Historic Kilimanjaro


askariThere probably are not that many military history enthusiasts likely to read this, but for those among you who would make the pilgrimage to Gettysburg, to the beaches of Normandy or the islands of the South Pacific, then Kilimanjaro is about as interesting a battle site as you could hope to find anywhere…

World War One only probably has a handful of years left before its slips completely beyond the realm of living memory. Among those like me who have gleaned the story through History Channel or snippets of information that I have picked up in my travels, it might come as a surprise to know that some of the most iconic battles of the War were fought in the area immediately surrounding Kilimanjaro.

As one example, Ndarakwai Camp in Western Kilimanjaro, a popular apre climb safari destination, has a number of old trench systems that served both the British and the Germans in the campaign for control of the country during the difficult years of 1914 – 1918.

Colonial Struggle…

The nation of Tanzania began life as an outpost of the German colonial empire. It was known then as German East Africa, or Tanganyika, and was a close neighbor to Kenya, or British East Africa, which at that time also included Uganda. When war broke out between Britain and Germany in 1914, it was not long before war broke out between German and British East Africa. The railway line from Mombasa to Nairobi and beyond became the focus of German attacks, and later the railway line from Moshi to the Indian Ocean port of Tanga became the German line of retreat once the colony had been invaded.

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The Kilimanjaro district, with its coffee farms, pleasant climate and clean altitude had long been the main focus of white settlement in German East Africa. Besides this the geography of flat plains interspersed with low and isolated hills was the perfect defensive landscape for both sides. A number of important battles were fought east and west of Kilimanjaro, and the towns of Moshi and Arusha the headquarters of the German High Command.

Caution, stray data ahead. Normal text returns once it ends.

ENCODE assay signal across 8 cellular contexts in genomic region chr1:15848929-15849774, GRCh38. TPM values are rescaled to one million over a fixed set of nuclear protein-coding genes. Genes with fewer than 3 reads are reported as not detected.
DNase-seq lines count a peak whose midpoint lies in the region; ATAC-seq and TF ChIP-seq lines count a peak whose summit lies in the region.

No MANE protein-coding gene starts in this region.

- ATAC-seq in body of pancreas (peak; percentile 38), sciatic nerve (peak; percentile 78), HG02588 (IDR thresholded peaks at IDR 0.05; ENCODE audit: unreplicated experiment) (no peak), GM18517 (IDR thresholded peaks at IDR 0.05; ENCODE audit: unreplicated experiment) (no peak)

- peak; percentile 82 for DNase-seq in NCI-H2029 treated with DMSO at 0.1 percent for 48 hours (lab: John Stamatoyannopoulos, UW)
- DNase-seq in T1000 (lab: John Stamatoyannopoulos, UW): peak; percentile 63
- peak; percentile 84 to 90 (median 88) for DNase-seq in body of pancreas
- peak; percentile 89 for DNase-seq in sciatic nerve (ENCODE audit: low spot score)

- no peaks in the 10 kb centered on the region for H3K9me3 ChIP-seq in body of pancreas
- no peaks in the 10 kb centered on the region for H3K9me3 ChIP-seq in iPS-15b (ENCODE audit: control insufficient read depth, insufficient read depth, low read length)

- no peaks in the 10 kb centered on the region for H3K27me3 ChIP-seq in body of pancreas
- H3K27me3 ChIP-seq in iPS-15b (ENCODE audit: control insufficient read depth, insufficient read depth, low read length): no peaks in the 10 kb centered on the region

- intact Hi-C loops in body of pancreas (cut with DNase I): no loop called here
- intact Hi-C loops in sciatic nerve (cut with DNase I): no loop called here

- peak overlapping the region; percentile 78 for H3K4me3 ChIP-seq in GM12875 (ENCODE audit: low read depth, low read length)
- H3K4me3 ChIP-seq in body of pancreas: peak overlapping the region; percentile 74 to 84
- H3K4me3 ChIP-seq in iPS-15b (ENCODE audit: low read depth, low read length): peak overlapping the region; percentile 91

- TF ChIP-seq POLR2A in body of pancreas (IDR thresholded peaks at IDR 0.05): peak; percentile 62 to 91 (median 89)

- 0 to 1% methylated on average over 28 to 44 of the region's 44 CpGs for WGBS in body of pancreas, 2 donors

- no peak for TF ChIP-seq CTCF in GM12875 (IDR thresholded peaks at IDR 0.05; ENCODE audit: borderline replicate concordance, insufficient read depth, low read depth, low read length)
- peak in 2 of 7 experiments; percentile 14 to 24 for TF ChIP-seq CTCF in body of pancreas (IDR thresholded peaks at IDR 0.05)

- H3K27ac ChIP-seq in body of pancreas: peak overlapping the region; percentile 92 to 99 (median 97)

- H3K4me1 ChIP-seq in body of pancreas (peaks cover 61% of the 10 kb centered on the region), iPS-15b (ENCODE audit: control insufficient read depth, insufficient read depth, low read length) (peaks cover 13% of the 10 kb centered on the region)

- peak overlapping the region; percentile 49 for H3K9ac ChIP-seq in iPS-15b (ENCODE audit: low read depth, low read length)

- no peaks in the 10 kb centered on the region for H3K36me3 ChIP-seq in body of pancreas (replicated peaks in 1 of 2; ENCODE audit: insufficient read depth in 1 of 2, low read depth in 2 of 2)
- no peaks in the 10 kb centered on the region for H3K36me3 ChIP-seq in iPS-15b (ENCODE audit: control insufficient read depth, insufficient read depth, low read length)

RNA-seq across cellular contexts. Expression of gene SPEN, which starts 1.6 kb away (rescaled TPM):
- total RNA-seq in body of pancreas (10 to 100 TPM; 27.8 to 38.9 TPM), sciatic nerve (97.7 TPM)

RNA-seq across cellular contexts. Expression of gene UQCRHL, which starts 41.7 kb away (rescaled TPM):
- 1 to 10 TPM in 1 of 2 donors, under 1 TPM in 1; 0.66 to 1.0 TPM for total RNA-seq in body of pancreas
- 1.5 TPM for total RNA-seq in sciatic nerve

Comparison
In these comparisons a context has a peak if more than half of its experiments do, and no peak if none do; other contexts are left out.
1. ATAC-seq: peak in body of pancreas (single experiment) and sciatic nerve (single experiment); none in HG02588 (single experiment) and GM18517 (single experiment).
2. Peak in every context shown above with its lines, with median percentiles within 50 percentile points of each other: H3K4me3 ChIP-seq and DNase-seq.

Colonial Brigades…

Another interesting aspect of the War in East Africa was that it was fought by British and Commonwealth forces. This by definition meant fighting men drawn from every colony or former colony (except America) in the Empire. Much of the heavy fighting was done in the early stages by men of Indian origin, and in later stages by local black levies and various native colonial regiments from all over the continent.

Lost History…

You would definitely draw blank looks from your climb or safari guides in Tanzania if you brought up the subject of World War One around the campfire or in the mess tent. The subject is not widely taught and the old battle sites are neither preserved nor marked in any particular way. However a little bit of background reading, and a keen sense of geography, will help you pick out some of the more notable sites on Google Maps which in turn will lead you to them. A good place to start is at Ndarakwai Camp where their chief game scout Thomas is surprisingly knowledgeable about the colonial coming and goings in the region.

In a land where the last vestiges of colonial history have been scrubbed off the landscape, it is sometimes interesting to imagine a place like Tanzania as a pawn in the global/strategic games of a by-gone era. Scratching around the battle sites of the period is definitely something worth doing if you get a chance…

If you are interested in the battlefields of East Africa, and you would like some pointers drop me a line…